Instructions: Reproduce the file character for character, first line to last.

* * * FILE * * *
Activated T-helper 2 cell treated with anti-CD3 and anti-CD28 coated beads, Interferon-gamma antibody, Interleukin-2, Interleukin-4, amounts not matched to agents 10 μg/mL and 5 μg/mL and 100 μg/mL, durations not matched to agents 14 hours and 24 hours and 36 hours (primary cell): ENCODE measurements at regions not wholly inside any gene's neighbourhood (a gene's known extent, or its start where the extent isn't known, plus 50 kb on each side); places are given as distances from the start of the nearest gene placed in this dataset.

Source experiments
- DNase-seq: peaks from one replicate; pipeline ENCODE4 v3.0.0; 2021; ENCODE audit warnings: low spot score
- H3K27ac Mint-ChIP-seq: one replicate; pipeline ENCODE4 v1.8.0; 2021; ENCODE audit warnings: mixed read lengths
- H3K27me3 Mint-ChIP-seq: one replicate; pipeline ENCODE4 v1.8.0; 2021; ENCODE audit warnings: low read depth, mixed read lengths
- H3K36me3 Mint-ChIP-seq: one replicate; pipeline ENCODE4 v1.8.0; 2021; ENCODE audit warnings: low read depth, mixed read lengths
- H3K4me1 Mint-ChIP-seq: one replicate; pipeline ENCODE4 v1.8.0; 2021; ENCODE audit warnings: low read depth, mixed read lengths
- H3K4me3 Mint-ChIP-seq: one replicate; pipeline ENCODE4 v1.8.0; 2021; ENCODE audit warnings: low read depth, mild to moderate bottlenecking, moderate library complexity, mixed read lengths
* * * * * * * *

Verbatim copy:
Activated T-helper 2 cell treated with anti-CD3 and anti-CD28 coated beads, Interferon-gamma antibody, Interleukin-2, Interleukin-4, amounts not matched to agents 10 μg/mL and 5 μg/mL and 100 μg/mL, durations not matched to agents 14 hours and 24 hours and 36 hours (primary cell): ENCODE measurements at regions not wholly inside any gene's neighbourhood (a gene's known extent, or its start where the extent isn't known, plus 50 kb on each side); places are given as distances from the start of the nearest gene placed in this dataset.

Source experiments
- DNase-seq: peaks from one replicate; pipeline ENCODE4 v3.0.0; 2021; ENCODE audit warnings: low spot score
- H3K27ac Mint-ChIP-seq: one replicate; pipeline ENCODE4 v1.8.0; 2021; ENCODE audit warnings: mixed read lengths
- H3K27me3 Mint-ChIP-seq: one replicate; pipeline ENCODE4 v1.8.0; 2021; ENCODE audit warnings: low read depth, mixed read lengths
- H3K36me3 Mint-ChIP-seq: one replicate; pipeline ENCODE4 v1.8.0; 2021; ENCODE audit warnings: low read depth, mixed read lengths
- H3K4me1 Mint-ChIP-seq: one replicate; pipeline ENCODE4 v1.8.0; 2021; ENCODE audit warnings: low read depth, mixed read lengths
- H3K4me3 Mint-ChIP-seq: one replicate; pipeline ENCODE4 v1.8.0; 2021; ENCODE audit warnings: low read depth, mild to moderate bottlenecking, moderate library complexity, mixed read lengths